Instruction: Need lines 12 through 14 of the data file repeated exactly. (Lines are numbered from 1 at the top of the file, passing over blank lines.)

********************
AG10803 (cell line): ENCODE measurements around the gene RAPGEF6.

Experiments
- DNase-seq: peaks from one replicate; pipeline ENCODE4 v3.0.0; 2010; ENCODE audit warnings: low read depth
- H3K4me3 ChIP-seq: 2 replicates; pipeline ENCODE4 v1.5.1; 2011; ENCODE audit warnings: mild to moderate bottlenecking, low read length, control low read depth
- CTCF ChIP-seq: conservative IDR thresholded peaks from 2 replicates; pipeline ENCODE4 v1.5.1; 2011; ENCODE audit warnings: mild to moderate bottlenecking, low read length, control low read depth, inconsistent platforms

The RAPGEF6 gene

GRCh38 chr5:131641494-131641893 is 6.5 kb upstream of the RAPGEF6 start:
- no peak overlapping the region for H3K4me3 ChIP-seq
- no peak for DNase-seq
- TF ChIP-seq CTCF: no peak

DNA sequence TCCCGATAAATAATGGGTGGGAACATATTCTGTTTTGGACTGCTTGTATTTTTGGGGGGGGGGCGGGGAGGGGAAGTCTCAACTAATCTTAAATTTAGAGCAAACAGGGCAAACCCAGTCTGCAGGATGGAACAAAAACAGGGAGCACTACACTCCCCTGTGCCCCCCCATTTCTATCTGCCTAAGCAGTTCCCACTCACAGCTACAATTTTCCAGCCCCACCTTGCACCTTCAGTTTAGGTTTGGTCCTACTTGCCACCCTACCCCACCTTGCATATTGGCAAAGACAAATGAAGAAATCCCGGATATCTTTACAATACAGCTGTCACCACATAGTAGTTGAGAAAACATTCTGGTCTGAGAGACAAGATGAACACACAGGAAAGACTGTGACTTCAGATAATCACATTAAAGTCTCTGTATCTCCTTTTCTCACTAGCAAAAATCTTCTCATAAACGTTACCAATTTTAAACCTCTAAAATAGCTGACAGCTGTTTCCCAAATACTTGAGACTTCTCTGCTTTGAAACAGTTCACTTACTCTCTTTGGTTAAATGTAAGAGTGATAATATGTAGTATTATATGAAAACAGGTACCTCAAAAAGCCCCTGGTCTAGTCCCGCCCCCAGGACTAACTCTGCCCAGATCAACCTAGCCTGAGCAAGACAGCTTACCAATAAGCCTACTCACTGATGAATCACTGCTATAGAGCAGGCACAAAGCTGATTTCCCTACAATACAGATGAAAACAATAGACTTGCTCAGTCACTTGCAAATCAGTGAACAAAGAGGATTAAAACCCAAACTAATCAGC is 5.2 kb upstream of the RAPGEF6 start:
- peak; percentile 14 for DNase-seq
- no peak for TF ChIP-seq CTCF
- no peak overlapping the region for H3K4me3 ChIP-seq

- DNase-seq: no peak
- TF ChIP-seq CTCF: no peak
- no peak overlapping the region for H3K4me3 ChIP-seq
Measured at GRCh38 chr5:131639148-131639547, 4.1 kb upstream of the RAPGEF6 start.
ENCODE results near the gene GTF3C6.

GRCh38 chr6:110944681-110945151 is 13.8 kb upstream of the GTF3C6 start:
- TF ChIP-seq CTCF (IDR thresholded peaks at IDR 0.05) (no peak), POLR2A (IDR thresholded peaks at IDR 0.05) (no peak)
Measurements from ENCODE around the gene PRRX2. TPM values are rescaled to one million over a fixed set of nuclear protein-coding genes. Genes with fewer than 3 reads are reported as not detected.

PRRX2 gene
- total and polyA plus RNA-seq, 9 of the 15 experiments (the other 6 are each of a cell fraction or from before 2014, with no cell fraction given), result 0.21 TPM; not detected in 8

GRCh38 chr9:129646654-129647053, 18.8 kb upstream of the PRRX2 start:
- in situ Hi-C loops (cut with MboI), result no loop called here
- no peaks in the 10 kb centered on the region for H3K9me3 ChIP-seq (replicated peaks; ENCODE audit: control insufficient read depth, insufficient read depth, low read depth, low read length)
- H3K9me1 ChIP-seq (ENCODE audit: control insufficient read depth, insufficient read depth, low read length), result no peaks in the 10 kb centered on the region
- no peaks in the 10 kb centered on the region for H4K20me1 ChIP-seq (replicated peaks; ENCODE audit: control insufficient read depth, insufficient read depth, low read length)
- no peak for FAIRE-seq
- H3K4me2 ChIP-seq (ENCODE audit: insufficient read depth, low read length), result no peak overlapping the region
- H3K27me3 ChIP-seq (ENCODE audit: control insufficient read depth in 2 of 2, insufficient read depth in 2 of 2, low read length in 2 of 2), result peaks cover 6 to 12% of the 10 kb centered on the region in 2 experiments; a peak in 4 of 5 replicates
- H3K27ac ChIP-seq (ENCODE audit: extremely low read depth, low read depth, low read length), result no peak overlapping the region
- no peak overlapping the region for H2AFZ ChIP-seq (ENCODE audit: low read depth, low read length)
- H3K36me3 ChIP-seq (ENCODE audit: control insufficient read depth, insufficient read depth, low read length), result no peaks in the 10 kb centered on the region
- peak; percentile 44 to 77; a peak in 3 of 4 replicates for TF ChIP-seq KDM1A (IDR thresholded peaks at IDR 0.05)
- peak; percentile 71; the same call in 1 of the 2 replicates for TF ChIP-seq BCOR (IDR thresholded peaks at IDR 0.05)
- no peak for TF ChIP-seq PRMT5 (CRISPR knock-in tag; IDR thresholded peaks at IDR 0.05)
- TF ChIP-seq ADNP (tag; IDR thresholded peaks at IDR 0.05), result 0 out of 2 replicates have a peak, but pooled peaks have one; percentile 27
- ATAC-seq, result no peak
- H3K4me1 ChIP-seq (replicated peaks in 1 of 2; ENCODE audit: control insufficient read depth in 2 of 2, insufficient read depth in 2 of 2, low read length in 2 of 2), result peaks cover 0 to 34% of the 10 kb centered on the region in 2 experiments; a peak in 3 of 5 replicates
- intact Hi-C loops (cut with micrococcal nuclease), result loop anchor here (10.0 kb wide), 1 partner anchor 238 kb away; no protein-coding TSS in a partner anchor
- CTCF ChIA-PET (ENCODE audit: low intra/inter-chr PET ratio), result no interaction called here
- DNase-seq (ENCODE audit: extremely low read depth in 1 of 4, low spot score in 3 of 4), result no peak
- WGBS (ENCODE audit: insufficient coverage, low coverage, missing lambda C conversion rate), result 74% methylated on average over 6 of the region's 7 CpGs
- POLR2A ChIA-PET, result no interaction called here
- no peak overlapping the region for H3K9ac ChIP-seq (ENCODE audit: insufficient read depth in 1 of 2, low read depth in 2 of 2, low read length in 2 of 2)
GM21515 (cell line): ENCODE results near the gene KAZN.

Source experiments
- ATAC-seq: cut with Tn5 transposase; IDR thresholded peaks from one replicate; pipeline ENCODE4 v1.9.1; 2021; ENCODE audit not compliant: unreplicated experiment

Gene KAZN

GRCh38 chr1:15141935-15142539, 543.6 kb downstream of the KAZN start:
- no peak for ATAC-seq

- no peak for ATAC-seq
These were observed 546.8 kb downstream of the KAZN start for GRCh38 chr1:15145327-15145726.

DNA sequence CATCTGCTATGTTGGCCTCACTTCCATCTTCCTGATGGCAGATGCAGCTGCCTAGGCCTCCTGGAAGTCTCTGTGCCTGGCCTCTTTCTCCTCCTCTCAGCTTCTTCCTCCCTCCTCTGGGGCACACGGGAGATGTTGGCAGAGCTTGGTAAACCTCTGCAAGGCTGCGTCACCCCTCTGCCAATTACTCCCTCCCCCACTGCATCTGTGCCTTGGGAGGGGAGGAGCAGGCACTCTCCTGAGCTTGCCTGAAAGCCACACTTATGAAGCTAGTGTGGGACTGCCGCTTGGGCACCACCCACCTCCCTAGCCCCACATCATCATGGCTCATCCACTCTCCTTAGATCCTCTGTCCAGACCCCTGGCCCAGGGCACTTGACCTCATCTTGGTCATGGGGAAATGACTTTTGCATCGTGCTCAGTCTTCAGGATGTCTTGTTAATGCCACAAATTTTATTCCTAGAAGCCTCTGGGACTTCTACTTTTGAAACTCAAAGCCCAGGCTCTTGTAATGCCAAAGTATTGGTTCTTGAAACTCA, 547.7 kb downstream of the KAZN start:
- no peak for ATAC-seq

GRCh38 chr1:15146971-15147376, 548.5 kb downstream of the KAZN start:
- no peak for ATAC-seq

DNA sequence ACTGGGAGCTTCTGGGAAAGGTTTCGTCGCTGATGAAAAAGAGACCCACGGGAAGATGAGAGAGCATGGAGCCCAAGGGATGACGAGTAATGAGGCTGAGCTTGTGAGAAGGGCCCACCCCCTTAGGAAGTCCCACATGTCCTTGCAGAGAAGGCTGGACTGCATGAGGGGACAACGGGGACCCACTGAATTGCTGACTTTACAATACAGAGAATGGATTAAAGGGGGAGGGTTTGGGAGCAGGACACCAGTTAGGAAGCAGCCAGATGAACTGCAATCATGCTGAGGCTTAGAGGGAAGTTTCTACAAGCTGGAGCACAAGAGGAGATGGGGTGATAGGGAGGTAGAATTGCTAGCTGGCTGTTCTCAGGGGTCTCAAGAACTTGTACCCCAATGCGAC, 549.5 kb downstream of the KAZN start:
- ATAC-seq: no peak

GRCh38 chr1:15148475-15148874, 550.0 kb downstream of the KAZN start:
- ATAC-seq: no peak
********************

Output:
- peak; percentile 14 for DNase-seq
- no peak for TF ChIP-seq CTCF
- no peak overlapping the region for H3K4me3 ChIP-seq